(Note to editors/mods – my comments under my normal gravatar linked email seem to mostly get sucked into a black hole lately)

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          • Yeh, we’re really struggling with that, and it’s not just you at all, many comments a day go straight to moderated and have to be fished back out For No Reason. A lot of them reappear once we find them in pending and approve them (eg your first version of this comment), which since it’s manual sometimes no one is near a computer at that exact second to do it, so there can be considerable lag….

            But are you also still seeing some that just outright disappear and never come back? That was happening up til a few days ago, for sure, Will did some stuff and we thought it got fixed; but if it hasn’t… I should make sure he knows about it.

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              • Yeah, the delay is “until one of the less than half-dozen people who can approve comments either reloads the page, gets a notif, or thinks “hm, I should check and see if any comments are hung up”. It sucks that that eats the edit window though.

                It’s way more annoying for you guys than us, I am aware. But at this precise moment, Will’s doing some other server-side stuff that precludes aggressively trying to fix it (any more than he already did to get it to stop eating the comments totally).

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  2. I do think it’s a joke because we have had a Space Command component for 35+ years, and it like the rest of the military has become more and more joint force as time goes on. The president cannot unilaterally create another branch of the military, congress has to do so both in structure and funding. While important to stay ahead of the threats listed, we can do so within current structure, not adding yet another bureaucratic layer to the already over-bloated DOD. Hard pass and actively oppose.

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    • Andrew Donaldson: I do think it’s a joke because we have had a Space Command component for 35+ years, and it like the rest of the military has become more and more joint force as time goes on.

      This. +1. etc etc.

      Industry insiders reports that 37.4% of all Buzz Lightyear toys ever sold have gone to people receiving them as a going away gift after receiving orders to USSPACECOM, JFFC SGS, or JFFC SPACE

      More seriously, reviewing the history, it just occured to me a possible motivation for this Space Force malarkey. There’s been a battle between the DoD and the NSA for being the king cheese poobah in charge of “cyber” for well over a decade now. Recently, there’s been kinda of a peace treaty with the elevation of USCYBERCOM as a Unified Command. But previously a lot of the DoD side of cyber was put in USSTRATCOM – which is where USSPACECOM moved to after 9/11. So someone in the space side could now be trying to sprout bureacratic wings themselves and fly away from the STRATCOM nest.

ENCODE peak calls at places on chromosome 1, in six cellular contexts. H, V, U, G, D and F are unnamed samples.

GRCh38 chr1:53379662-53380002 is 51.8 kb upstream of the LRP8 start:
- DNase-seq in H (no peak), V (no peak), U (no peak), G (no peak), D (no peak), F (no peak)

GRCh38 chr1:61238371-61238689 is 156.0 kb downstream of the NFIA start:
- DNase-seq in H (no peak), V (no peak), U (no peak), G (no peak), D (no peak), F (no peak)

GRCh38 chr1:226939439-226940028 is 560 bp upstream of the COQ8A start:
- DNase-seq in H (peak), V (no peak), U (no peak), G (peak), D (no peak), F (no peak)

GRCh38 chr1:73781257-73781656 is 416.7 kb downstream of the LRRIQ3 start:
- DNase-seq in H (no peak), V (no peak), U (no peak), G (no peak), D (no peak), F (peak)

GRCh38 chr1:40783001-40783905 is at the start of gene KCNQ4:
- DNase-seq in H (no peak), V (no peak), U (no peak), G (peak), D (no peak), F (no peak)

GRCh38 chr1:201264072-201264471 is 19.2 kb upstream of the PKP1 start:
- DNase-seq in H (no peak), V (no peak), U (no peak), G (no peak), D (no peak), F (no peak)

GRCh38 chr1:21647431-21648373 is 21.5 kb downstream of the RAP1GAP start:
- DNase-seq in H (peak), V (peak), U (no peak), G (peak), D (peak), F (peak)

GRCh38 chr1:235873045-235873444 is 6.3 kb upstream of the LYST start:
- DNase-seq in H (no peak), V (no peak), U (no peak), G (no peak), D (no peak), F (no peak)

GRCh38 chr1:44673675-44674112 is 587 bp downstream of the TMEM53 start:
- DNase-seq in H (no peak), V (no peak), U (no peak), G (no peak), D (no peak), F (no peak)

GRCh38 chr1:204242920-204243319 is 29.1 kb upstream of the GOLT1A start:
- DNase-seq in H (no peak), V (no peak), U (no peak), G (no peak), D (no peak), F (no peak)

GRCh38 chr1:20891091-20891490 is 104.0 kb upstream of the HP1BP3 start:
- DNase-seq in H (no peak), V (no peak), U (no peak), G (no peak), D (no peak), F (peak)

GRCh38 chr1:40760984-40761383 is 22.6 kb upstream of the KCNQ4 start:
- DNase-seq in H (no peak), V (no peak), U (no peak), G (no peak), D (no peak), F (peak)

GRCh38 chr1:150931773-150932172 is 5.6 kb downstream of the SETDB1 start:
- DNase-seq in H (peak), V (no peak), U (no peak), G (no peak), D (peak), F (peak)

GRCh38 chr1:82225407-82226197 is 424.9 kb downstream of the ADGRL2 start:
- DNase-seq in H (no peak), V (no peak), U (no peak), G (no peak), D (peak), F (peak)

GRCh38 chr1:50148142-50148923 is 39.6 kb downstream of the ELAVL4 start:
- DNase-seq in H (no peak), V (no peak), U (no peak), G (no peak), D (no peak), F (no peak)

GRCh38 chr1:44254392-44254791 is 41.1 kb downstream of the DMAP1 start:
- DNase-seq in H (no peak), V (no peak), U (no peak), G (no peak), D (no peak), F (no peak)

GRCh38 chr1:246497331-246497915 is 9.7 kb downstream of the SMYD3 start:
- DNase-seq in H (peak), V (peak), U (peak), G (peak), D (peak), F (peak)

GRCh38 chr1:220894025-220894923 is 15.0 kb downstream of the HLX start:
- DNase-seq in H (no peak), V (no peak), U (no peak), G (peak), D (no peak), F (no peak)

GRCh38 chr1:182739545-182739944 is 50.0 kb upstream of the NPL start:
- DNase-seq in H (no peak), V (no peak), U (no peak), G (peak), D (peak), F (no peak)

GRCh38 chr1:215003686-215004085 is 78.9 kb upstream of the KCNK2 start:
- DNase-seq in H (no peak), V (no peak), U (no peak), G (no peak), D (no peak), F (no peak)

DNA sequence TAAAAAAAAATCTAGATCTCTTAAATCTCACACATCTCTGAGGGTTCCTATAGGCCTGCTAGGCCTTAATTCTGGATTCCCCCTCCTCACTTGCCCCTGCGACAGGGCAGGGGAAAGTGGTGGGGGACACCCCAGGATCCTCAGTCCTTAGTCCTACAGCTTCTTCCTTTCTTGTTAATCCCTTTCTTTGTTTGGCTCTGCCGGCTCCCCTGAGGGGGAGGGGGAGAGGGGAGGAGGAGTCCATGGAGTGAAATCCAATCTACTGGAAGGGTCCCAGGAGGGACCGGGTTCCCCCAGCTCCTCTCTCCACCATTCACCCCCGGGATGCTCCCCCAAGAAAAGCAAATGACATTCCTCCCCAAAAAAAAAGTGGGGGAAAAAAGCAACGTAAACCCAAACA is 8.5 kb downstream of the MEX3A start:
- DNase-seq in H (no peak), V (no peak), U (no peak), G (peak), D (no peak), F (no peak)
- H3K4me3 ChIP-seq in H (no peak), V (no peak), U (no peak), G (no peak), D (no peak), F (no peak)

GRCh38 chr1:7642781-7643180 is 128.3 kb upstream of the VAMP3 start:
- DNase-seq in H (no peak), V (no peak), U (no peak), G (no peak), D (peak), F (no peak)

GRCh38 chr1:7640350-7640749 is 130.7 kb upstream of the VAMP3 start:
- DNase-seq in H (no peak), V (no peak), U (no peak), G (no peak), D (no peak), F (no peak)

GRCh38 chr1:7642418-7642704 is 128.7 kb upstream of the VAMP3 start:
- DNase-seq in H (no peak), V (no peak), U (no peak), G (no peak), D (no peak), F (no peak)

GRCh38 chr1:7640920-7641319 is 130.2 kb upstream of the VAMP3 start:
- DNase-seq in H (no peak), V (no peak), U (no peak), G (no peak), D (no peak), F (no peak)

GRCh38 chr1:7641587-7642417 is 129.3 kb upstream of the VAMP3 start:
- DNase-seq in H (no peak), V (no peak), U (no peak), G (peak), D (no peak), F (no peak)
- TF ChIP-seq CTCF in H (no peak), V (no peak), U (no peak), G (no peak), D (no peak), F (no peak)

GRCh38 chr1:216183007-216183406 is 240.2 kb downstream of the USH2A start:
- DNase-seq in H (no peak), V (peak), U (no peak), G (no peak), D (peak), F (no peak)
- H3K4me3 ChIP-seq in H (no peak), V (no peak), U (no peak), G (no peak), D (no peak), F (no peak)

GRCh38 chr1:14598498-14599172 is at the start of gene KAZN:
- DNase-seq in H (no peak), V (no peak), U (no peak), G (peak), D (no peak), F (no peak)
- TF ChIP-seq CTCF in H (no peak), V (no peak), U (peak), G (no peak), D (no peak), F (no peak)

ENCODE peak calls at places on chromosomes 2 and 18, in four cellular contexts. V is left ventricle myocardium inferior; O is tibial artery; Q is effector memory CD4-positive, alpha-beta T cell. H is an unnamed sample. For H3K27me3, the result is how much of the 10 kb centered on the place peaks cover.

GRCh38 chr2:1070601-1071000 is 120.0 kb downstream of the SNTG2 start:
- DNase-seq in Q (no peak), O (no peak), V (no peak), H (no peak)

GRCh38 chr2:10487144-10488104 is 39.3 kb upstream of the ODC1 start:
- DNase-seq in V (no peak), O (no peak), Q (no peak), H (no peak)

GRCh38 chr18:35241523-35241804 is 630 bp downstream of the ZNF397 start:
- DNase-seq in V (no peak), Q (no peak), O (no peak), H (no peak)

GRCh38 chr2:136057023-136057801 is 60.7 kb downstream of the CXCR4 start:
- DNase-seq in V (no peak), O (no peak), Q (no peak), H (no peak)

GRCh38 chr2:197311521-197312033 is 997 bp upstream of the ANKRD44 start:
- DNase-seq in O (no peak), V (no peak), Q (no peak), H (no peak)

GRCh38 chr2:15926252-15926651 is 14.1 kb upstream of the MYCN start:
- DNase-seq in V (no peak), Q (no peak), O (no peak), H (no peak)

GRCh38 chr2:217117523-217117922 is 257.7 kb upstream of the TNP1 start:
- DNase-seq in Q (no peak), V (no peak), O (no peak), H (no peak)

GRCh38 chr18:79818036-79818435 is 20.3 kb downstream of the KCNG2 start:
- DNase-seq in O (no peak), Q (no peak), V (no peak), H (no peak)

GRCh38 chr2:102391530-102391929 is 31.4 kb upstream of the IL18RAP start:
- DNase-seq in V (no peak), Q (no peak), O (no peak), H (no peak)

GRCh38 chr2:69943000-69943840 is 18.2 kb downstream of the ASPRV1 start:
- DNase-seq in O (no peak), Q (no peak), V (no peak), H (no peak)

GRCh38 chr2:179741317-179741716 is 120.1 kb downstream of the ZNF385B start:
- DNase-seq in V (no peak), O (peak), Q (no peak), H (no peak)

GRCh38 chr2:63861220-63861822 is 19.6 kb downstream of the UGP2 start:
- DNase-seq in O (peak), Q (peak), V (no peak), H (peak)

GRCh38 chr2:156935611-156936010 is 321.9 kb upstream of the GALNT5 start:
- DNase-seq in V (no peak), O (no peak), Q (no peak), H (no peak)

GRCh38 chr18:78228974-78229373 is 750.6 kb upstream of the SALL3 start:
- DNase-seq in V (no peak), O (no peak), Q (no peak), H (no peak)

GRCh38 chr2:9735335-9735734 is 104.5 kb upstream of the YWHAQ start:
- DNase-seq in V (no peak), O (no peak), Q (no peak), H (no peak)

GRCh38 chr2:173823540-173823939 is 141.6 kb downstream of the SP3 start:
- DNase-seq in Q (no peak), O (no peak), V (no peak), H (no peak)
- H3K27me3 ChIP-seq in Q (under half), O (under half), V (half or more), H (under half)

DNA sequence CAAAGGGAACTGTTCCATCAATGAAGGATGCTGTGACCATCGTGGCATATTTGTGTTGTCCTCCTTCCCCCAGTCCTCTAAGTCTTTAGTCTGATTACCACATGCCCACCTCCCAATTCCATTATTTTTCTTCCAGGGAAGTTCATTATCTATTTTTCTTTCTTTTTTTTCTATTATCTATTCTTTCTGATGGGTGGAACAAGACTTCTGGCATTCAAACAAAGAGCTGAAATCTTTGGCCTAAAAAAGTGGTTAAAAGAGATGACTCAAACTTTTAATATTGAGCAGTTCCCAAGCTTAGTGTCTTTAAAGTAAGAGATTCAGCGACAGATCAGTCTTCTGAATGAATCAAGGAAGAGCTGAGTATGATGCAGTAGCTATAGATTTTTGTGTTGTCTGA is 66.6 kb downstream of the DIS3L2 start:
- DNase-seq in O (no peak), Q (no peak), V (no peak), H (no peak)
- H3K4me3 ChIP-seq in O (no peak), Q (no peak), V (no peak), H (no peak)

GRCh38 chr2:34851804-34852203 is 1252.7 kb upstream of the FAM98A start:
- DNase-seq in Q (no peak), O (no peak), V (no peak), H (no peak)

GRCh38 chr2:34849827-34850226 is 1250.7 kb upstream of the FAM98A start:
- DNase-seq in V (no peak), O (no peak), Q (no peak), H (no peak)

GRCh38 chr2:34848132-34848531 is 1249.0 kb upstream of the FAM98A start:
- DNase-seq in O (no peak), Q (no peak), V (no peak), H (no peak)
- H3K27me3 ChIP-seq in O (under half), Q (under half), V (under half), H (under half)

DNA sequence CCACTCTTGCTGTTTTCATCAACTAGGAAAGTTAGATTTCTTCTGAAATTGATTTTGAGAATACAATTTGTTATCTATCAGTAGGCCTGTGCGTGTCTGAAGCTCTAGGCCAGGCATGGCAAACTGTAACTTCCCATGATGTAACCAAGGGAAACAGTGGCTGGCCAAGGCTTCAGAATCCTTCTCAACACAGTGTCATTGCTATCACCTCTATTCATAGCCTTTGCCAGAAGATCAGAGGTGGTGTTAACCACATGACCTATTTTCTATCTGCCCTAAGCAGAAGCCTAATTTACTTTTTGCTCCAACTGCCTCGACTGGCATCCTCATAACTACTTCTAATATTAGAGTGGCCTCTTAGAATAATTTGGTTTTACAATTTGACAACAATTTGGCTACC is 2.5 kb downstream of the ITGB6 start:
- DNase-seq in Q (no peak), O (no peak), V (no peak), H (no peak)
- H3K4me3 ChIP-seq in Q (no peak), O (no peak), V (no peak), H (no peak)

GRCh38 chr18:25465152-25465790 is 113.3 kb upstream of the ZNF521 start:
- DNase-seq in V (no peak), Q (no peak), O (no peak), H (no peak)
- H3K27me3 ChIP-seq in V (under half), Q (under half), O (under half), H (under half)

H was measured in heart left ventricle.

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  3. If only someone here at Ordinary Times had written about this very thing thirteen months ago when the idea was first floated.

    Unmentioned yet anywhere is the need to defend the entire Earth from an extraterrestrial threat — I don’t mean aliens, but asteroids. Some space geeks and NASA types have talked about this a bit but there’s been no serious proposals advanced that I know of and certainly no concrete action taken.

    We know that from time to time the Earth is struck by asteroids and a sufficiently large or fast one could have devastating effects. Do we shoot ICBMs at it? Do we send oil drillers to drop nukes into its interior and listen to mawkish Aerosmith songs? I don’t know the answer, but it’s something that if we do have a space force, I’d like to see at least a focus group study and offer sober proposals. If those proposals require new technological innovation, so much the better – such innovations may well have other applications, hopefully peaceful ones.

    The odds of this happening in our lifetimes are low, to be sure, but we prepare elaborately for other low-odds, high-stakes events.

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    • Boy, it’s been a long time since I looked through all the material that’s been written on the subject. The size and number of nuclear weapons required to either sufficiently fragment or change the orbit of objects up to the size of the dinosaur-killer have been worked out in painful detail and are quite manageable. On a small scale, the theory was tested by Deep Impact, with a good match. Delivering those bomb(s) is a bitch — a deep space mission, heavy payload, lots of delta-v in a relatively short time. A nuclear thermal rocket built and fueled in lunar orbit might do the job. Or an Orion-drive platform, same location.

      Most of these currently violate the Outer Space Treaty. And they would be bloody expensive. But none of them require New Physics, and would almost certainly work eventually. As 15-year-old me whined to my father when he got me up in the middle of the night in 1969 to watch the moon landing, “Dad, it’s just engineering.”